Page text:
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NC State celebrates 70 years of nuclear engineering education
An early picture of the research reactor building on the North Carolina State University campus. The Department of Nuclear Engineering is celebrating the 70th anniversary of its nuclear engineering curriculum in 2020–2021. Photo: North Carolina State University
The Department of Nuclear Engineering at North Carolina State University has spent the 2020–2021 academic year celebrating the 70th anniversary of its becoming the first U.S. university to establish a nuclear engineering curriculum. It started in 1950, when Clifford Beck, then of Oak Ridge, Tenn., obtained support from NC State’s dean of engineering, Harold Lampe, to build the nation’s first university nuclear reactor and, in conjunction, establish an educational curriculum dedicated to nuclear engineering.
The department, host to the 2021 ANS Virtual Student Conference, scheduled for April 8–10, now features 23 tenure/tenure-track faculty and three research faculty members. “What a journey for the first nuclear engineering curriculum in the nation,” said Kostadin Ivanov, professor and department head.
Ce Yi, Alireza Haghighat
Nuclear Science and Engineering | Volume 164 | Number 3 | March 2010 | Pages 221-247
Technical Paper | dx.doi.org/10.13182/NSE09-110
Articles are hosted by Taylor and Francis Online.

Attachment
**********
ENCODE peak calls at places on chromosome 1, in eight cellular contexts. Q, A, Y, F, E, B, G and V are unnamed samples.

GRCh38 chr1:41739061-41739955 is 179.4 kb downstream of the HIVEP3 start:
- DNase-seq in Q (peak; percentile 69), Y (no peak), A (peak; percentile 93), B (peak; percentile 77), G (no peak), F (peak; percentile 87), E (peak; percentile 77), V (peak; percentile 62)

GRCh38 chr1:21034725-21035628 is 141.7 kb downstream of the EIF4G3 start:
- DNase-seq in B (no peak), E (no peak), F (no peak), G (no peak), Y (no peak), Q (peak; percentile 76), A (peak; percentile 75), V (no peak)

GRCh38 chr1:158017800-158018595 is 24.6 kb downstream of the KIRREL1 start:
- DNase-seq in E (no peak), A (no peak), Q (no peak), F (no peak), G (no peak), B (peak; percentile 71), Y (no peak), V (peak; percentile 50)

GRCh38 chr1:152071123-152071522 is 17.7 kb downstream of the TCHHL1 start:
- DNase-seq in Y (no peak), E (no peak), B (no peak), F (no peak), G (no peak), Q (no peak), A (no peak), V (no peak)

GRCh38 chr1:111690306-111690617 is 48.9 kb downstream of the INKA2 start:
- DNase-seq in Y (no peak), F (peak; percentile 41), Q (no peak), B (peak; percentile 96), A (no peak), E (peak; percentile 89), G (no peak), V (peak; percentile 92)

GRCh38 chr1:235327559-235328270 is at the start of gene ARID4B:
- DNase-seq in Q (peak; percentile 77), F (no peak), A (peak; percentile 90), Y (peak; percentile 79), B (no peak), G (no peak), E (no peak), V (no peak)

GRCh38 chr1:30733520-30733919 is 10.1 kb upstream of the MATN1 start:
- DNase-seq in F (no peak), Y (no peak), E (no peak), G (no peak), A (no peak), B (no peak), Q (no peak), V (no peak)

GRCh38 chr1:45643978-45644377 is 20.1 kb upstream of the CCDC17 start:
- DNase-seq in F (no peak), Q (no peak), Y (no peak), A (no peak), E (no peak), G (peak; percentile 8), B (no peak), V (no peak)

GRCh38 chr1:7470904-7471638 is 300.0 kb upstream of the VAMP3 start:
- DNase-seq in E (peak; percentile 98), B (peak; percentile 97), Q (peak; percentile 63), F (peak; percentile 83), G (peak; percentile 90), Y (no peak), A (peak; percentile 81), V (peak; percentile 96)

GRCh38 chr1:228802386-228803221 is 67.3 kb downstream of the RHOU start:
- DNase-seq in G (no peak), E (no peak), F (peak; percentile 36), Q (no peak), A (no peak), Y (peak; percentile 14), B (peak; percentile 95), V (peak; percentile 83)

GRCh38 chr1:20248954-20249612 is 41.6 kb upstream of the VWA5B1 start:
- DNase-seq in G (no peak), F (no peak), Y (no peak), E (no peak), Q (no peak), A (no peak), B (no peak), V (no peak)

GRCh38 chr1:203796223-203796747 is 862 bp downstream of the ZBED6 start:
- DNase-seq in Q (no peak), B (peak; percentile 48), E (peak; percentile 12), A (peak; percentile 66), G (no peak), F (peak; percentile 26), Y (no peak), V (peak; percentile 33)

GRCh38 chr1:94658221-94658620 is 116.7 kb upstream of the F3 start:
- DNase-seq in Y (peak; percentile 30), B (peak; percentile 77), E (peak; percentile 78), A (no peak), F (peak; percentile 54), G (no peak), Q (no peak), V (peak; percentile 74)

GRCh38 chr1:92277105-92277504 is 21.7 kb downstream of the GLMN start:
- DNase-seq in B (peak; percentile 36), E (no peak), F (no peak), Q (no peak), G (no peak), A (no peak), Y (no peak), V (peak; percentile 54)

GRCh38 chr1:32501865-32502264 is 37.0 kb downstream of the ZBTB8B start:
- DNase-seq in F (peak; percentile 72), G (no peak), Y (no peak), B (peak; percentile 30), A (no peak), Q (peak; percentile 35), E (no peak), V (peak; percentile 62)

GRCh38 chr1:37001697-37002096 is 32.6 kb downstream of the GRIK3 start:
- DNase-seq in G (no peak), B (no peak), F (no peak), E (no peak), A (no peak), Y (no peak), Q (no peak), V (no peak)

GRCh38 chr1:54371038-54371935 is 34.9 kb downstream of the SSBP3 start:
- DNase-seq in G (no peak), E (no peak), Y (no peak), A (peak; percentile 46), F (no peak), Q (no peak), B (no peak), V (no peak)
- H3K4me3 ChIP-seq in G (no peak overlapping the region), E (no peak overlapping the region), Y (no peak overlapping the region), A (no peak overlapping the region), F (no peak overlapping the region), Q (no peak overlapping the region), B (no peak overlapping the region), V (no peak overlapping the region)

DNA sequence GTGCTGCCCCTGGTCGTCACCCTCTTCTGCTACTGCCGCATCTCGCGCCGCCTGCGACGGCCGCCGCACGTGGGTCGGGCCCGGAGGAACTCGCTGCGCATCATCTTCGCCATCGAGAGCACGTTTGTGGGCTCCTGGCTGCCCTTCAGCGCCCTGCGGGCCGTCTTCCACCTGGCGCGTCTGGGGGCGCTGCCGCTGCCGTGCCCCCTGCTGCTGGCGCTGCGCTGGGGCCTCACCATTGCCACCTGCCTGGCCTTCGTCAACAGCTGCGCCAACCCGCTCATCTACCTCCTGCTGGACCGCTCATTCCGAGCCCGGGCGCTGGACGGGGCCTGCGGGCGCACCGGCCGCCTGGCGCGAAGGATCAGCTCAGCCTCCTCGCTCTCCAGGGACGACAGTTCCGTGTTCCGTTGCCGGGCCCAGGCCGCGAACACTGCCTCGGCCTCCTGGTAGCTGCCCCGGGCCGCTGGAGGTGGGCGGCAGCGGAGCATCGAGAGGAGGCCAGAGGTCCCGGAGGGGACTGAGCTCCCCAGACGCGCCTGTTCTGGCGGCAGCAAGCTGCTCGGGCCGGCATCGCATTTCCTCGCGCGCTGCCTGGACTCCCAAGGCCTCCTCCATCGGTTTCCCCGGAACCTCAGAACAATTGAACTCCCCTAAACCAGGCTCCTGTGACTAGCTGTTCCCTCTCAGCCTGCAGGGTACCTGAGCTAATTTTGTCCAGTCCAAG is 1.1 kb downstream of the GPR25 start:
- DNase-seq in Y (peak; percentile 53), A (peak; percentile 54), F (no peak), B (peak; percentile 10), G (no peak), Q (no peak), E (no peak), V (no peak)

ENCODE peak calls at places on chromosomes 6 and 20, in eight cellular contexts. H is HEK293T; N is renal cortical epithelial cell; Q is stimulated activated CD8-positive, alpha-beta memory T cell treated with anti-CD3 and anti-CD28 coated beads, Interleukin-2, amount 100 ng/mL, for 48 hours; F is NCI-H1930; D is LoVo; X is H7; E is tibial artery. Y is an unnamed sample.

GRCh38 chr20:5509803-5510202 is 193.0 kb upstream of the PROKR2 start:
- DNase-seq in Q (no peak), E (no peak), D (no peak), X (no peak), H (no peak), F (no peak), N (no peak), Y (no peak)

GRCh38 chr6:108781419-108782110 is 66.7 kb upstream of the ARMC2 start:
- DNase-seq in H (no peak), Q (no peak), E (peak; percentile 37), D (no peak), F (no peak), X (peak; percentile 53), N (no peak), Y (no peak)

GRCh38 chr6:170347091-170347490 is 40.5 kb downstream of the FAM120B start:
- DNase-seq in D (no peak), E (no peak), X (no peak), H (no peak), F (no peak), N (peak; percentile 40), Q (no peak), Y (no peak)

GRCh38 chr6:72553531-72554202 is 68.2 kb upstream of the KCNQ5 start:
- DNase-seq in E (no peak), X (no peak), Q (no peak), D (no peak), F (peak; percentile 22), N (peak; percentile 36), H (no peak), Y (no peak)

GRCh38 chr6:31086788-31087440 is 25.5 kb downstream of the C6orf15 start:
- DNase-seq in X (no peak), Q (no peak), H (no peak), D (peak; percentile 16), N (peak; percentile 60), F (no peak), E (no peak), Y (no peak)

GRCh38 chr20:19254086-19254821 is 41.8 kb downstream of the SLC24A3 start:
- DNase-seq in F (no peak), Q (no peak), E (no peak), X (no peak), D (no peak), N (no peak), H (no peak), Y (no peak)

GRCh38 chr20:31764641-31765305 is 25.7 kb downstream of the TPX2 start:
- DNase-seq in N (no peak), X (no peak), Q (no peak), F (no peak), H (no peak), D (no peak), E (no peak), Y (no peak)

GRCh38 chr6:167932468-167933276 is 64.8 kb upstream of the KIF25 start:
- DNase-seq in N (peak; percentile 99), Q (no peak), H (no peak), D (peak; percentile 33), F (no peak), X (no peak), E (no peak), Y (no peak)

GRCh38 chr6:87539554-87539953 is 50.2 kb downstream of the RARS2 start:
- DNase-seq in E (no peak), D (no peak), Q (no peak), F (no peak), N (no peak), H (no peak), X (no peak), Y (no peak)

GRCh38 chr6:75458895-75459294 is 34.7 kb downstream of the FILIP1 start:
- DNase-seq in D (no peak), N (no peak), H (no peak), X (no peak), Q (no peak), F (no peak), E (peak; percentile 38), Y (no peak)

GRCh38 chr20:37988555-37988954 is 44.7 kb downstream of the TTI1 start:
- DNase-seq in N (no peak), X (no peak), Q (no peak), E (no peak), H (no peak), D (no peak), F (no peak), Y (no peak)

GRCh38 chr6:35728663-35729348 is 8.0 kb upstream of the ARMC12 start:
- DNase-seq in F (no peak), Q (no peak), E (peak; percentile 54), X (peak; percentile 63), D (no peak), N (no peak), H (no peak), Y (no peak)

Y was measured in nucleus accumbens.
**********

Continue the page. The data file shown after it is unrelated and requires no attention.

In this paper, we present a hybrid formulation/algorithm to solve the linear Boltzmann equation, specifically for application to problems containing regions of low scattering. The hybrid approach uses the characteristics method in low scattering regions, while the remaining regions are treated with the discrete ordinates method (SN). A shared scattering kernel allows an arbitrary order of anisotropic scattering in both block-oriented solvers. A new three-dimensional transport code (TITAN) has been developed based on the hybrid approach. TITAN divides a problem model into coarse meshes (blocks) in the Cartesian geometry. The block-oriented structure allows different fine-meshing schemes (or characteristic ray densities) and angular quadrature sets for different coarse meshes. Angular and spatial projection techniques are developed to transfer angular fluxes on the interfaces of the coarse meshes. We have tested the performance and accuracy of the new hybrid algorithm within the TITAN code for a number of benchmark problems. The results of a computed tomography model and the Kobayashi benchmark problems are presented in this paper. It is demonstrated that while preserving high-level accuracy as compared to reference Monte Carlo simulations, the hybrid algorithm achieves significant computation efficiency as compared to the SN method only.